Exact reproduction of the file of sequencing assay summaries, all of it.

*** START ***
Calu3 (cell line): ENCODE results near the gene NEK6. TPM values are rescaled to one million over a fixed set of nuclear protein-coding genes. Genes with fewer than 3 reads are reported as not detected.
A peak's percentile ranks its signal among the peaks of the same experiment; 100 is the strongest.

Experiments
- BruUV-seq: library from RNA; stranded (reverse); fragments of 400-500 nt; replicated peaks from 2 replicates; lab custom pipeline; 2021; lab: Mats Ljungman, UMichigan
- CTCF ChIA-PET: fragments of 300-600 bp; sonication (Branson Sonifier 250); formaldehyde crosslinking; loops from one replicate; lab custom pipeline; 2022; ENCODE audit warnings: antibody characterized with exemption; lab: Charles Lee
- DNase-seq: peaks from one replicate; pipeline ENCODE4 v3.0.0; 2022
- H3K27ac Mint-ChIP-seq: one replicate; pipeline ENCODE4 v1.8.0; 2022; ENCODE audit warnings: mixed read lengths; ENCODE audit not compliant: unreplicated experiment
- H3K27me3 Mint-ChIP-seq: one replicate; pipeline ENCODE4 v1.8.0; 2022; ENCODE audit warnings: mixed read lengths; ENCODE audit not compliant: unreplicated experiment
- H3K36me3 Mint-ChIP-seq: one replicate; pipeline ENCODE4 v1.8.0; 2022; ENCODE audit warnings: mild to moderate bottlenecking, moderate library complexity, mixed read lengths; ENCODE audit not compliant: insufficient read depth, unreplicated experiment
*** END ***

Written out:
Calu3 (cell line): ENCODE results near the gene NEK6. TPM values are rescaled to one million over a fixed set of nuclear protein-coding genes. Genes with fewer than 3 reads are reported as not detected.
A peak's percentile ranks its signal among the peaks of the same experiment; 100 is the strongest.

Experiments
- BruUV-seq: library from RNA; stranded (reverse); fragments of 400-500 nt; replicated peaks from 2 replicates; lab custom pipeline; 2021; lab: Mats Ljungman, UMichigan
- CTCF ChIA-PET: fragments of 300-600 bp; sonication (Branson Sonifier 250); formaldehyde crosslinking; loops from one replicate; lab custom pipeline; 2022; ENCODE audit warnings: antibody characterized with exemption; lab: Charles Lee
- DNase-seq: peaks from one replicate; pipeline ENCODE4 v3.0.0; 2022
- H3K27ac Mint-ChIP-seq: one replicate; pipeline ENCODE4 v1.8.0; 2022; ENCODE audit warnings: mixed read lengths; ENCODE audit not compliant: unreplicated experiment
- H3K27me3 Mint-ChIP-seq: one replicate; pipeline ENCODE4 v1.8.0; 2022; ENCODE audit warnings: mixed read lengths; ENCODE audit not compliant: unreplicated experiment
- H3K36me3 Mint-ChIP-seq: one replicate; pipeline ENCODE4 v1.8.0; 2022; ENCODE audit warnings: mild to moderate bottlenecking, moderate library complexity, mixed read lengths; ENCODE audit not compliant: insufficient read depth, unreplicated experiment